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Amedeo Avogadro


Amedeo Avogadro

Amedeo Avogadro
Born (1776-08-09)9 August 1776
Turin, Piedmont-Sardinia
Died 9 July 1856(1856-07-09) (aged 79)
Turin, Piedmont-Sardinia
Nationality Italian
Fields Physics
Institutions University of Turin
Known for Avogadro's law
Avogadro constant

Lorenzo Romano Amedeo Carlo Avogadro di Quaregna e di Cerreto,[1] Count of Quaregna and Cerreto (9 August 1776, Turin, Piedmont-Sardinia – 9 July 1856) was an Italian scientist. He is most noted for his contributions to molecular theory, including what is known as Avogadro's law. In tribute to him, the number of elementary entities (atoms, molecules, ions or other particles) in 1 mole of a substance, 6.02214200(30)×1023, is known as the Avogadro constant, one of the seven SI base units and represented by NA.


  • Biography 1
  • Accomplishments 2
  • Response to the theory 3
  • See also 4
  • References 5
  • Further reading 6


Amedeo Carlo Avogadro was born in Turin, Italy in 1776 to a noble family of Piedmont-Sardinia.

Amedeo Avogadro was born on August 9, 1776 in Turin, in the Kingdom of Sardinia. His full name is Lorenzo Romano Amedeo Carlo Avogadro di Quaregna e di Cerreto. Avogadro received a tribute for his concepts of Avogadro’s Law and Avogadro’s Number. Avogadro died on July 9, 1856. Since childhood, Avogadro had a deep interest in science. Growing up, he was inspired by the likes of Galileo and Newton and was sent to school by his father to become a lawyer.

He graduated in ecclesiastical law at the early age of 31 and began to practice. Soon after, he dedicated himself to physics and mathematics (then called positive philosophy), and in 1809 started teaching them at a liceo (high school) in Vercelli, where his family lived and had some property.

In 1810, he published an article with the title Essai d'une manière de déterminer les masses relatives des molécules élémentaires des corps, et les proportions selon lesquelles elles entrent dans ces combinaisons ("Essay on Determining the Relative Masses of the Elementary Molecules of Bodies and the Proportions by Which They Enter These Combinations"), which contains Avogadro's hypothesis. Avogadro submitted this essay to a Jean-Claude Delamétherie's Journal de Physique, de Chimie et d'Histoire naturelle ("Journal of Physics, Chemistry and Natural History", Piedmont at the time forming part of the First French Empire).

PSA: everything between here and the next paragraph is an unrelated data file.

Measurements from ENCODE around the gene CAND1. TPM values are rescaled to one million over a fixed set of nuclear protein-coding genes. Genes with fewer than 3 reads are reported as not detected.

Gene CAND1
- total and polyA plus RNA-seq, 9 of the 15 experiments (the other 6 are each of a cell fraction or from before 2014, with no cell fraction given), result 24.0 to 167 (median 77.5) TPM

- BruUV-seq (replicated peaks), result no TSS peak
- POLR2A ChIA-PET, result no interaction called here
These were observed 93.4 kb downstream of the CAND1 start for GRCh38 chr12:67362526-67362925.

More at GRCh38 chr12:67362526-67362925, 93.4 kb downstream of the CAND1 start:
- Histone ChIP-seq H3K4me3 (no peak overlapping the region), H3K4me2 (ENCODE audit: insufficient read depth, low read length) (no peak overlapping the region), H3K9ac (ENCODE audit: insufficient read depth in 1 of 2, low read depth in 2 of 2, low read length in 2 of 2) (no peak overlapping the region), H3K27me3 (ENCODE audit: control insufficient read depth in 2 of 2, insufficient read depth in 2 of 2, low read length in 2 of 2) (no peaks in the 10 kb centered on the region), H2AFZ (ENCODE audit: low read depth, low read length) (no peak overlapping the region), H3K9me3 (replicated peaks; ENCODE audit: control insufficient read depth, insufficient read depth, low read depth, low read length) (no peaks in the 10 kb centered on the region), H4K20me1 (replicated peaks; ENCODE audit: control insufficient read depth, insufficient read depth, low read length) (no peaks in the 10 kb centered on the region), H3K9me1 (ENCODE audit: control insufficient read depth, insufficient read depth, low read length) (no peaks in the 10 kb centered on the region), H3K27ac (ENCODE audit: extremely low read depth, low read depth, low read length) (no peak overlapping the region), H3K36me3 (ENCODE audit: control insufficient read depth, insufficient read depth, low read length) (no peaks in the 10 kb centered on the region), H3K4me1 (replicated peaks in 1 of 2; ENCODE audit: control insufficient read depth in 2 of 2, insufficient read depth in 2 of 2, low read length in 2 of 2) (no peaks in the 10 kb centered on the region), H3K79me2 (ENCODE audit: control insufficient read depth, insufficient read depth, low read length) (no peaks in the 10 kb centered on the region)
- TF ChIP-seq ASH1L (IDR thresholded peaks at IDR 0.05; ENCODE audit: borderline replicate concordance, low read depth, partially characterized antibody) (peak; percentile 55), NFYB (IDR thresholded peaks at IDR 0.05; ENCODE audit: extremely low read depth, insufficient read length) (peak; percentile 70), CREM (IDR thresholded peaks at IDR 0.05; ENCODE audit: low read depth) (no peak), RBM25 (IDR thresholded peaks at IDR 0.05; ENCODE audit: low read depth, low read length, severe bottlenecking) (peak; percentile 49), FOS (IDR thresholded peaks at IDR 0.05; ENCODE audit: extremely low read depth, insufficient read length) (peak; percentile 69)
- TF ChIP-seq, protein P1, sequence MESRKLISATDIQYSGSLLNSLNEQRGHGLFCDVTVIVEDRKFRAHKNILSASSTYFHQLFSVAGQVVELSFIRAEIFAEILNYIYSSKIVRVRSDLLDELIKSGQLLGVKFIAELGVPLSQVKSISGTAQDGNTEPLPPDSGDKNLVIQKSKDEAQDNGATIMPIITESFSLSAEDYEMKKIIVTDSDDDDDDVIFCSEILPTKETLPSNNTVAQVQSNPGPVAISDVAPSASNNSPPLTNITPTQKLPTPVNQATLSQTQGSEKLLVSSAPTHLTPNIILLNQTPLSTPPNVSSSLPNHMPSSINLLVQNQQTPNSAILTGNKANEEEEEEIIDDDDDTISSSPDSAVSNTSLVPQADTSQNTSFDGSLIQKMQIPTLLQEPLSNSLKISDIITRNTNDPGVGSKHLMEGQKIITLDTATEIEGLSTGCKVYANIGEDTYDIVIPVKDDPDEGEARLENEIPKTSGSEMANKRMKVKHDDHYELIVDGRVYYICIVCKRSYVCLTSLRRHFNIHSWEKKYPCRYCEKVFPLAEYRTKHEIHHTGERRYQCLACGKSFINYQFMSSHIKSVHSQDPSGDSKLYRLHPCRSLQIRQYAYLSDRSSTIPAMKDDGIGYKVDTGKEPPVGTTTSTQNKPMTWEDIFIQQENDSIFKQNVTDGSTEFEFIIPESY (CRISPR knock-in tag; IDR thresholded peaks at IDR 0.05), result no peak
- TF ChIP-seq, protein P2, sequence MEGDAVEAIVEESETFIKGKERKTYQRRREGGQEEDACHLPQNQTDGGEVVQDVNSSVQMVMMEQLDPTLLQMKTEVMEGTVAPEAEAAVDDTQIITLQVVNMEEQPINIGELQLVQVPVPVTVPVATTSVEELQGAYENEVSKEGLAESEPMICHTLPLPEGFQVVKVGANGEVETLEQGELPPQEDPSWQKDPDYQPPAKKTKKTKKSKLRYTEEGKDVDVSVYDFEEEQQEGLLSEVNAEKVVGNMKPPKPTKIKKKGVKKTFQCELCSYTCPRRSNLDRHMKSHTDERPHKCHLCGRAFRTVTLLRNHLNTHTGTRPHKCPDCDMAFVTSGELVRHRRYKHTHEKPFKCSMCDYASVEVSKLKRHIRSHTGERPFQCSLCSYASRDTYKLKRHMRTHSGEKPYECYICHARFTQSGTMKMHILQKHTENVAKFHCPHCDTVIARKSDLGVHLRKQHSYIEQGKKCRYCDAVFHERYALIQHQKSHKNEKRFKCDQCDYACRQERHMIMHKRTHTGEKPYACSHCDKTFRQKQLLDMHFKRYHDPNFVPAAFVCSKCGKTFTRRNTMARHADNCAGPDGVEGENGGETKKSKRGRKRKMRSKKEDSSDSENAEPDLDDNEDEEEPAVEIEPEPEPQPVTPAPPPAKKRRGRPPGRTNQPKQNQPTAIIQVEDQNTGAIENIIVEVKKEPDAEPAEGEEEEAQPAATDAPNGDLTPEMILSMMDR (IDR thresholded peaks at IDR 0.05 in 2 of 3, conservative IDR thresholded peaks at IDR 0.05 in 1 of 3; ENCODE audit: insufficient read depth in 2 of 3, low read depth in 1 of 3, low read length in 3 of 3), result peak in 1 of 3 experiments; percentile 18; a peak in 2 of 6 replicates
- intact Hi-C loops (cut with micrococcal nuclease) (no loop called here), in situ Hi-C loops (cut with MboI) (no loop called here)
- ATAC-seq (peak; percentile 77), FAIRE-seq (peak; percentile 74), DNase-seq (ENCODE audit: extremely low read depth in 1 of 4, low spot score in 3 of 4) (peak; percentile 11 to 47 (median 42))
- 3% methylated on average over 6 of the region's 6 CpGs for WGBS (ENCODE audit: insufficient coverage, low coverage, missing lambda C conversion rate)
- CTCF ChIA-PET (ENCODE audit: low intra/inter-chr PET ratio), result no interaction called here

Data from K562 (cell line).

In 1820, he became professor of physics at the University of Turin. Turin was now the capital of the restored Savoyard Kingdom of Sardinia under Victor Emmanuel I. Avogadro was active in the revolutionary movement of March 1821. As a result, he lost his chair in 1823 (or, as the university officially declared, it was "very glad to allow this interesting scientist to take a rest from heavy teaching duties, in order to be able to give better attention to his researches"). Eventually, King Charles Albert granted a Constitution (Statuto Albertino) in 1848. Well before this, Avogadro had been recalled to the university in Turin in 1833, where he taught for another twenty years.[2]

Little is known about Avogadro's private life, which appears to have been sober and religious. He married Felicita Mazzé and had six children. Avogadro held posts dealing with statistics, meteorology, and weights and measures (he introduced the metric system into Piedmont) and was a member of the Royal Superior Council on Public Instruction.

In honor of Avogadro's contributions to molecular theory, the number of molecules in one mole was named Avogadro's number, NA or "Avogadro's constant". It is approximately 6.0221415 × 1023. Avogadro's number is used to compute the results of chemical reactions. It allows chemists to determine amounts of substances produced in a given reaction to a great degree of accuracy.

Johann Josef Loschmidt first calculated the value of Avogadro's number, often referred to as the Loschmidt number in German-speaking countries (Loschmidt constant now has another meaning).


Avogadro's Law states that the relationship between the masses of the same volume of same gases (at the same temperature and pressure) corresponds to the relationship between their respective molecular weights. Hence, the relative molecular mass of a gas can be calculated from the mass of sample of known volume.